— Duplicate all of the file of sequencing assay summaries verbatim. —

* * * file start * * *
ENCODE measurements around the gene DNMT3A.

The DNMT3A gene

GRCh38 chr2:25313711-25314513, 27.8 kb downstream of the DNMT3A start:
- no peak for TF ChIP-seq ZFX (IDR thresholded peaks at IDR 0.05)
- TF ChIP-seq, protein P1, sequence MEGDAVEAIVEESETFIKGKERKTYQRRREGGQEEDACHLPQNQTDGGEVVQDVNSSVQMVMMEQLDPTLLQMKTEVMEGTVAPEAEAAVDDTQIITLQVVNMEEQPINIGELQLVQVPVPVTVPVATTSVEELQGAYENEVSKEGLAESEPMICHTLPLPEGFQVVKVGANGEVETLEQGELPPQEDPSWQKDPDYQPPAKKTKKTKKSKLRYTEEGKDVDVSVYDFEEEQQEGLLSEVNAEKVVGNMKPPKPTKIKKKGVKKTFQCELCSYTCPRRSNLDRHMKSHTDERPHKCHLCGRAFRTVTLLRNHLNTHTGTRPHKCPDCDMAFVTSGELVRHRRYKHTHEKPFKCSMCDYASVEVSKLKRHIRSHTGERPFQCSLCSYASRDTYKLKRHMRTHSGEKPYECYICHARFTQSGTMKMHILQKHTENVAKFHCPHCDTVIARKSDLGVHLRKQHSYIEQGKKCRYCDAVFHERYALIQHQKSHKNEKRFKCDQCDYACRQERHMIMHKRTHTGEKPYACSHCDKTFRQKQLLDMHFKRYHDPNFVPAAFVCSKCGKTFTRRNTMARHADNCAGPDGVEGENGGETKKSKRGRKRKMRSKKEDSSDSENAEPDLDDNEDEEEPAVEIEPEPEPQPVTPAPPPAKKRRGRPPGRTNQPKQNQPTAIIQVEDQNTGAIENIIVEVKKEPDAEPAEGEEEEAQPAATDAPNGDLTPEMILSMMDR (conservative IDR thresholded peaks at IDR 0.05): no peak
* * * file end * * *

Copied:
ENCODE measurements around the gene DNMT3A.

The DNMT3A gene

GRCh38 chr2:25313711-25314513, 27.8 kb downstream of the DNMT3A start:
- no peak for TF ChIP-seq ZFX (IDR thresholded peaks at IDR 0.05)
- TF ChIP-seq, protein P1, sequence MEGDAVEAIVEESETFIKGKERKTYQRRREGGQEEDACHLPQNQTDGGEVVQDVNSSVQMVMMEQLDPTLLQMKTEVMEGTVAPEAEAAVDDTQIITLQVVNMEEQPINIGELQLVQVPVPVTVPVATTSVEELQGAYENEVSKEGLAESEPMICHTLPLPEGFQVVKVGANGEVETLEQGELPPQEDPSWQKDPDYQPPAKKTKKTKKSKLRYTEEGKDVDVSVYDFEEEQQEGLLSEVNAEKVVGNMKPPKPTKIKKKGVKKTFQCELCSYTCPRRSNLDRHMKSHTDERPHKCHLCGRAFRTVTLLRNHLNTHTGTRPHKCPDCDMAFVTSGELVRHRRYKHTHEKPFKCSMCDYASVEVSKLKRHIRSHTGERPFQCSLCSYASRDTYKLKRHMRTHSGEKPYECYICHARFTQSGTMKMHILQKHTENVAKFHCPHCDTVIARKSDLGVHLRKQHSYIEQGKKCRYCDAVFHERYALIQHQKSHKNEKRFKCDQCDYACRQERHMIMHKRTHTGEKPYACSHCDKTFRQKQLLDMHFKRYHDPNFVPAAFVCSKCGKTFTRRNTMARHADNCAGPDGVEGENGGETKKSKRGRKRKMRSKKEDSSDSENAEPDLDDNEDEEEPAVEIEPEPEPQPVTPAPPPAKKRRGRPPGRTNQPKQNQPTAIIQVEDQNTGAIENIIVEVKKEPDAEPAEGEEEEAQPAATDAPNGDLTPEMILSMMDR (conservative IDR thresholded peaks at IDR 0.05): no peak